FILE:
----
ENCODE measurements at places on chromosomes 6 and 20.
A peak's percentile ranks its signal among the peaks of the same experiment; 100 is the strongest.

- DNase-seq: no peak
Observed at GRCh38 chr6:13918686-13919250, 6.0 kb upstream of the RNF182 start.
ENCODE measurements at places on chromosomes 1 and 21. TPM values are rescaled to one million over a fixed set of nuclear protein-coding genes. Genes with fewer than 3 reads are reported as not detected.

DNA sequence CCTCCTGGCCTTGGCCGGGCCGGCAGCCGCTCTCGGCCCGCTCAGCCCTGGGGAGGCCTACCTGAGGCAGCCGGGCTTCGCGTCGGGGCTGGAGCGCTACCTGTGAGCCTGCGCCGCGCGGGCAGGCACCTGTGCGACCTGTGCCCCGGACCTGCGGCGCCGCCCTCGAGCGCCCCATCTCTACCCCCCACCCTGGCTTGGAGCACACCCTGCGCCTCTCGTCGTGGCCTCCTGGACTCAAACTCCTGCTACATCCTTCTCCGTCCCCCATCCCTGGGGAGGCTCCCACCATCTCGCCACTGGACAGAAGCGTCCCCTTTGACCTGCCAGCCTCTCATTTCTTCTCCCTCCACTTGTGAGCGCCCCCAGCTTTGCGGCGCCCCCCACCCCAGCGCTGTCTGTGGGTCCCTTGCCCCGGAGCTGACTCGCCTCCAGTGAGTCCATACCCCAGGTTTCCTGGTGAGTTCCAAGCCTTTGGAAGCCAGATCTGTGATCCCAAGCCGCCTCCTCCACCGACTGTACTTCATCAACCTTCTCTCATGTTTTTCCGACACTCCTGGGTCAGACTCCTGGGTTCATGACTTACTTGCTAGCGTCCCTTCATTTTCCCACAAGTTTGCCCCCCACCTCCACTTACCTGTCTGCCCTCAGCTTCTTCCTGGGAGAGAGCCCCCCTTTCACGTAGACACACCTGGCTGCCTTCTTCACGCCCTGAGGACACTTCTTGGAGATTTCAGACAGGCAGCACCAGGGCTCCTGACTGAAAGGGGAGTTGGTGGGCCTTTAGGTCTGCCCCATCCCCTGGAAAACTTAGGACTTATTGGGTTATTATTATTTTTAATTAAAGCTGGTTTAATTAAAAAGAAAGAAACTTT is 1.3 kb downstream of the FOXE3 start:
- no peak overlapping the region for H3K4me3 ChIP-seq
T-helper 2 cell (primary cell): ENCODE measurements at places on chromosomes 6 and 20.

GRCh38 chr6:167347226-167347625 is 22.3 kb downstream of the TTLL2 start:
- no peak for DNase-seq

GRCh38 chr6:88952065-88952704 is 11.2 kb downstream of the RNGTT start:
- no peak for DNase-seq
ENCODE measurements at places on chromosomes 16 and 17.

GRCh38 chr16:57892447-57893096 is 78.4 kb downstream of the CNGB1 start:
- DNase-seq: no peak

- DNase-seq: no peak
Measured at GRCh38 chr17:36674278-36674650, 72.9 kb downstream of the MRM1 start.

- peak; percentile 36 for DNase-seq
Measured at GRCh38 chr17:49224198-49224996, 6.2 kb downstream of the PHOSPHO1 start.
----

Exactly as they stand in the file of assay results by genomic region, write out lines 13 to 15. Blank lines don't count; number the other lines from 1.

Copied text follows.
ENCODE measurements at places on chromosomes 16 and 17.

GRCh38 chr16:57892447-57893096 is 78.4 kb downstream of the CNGB1 start:
- DNase-seq: no peak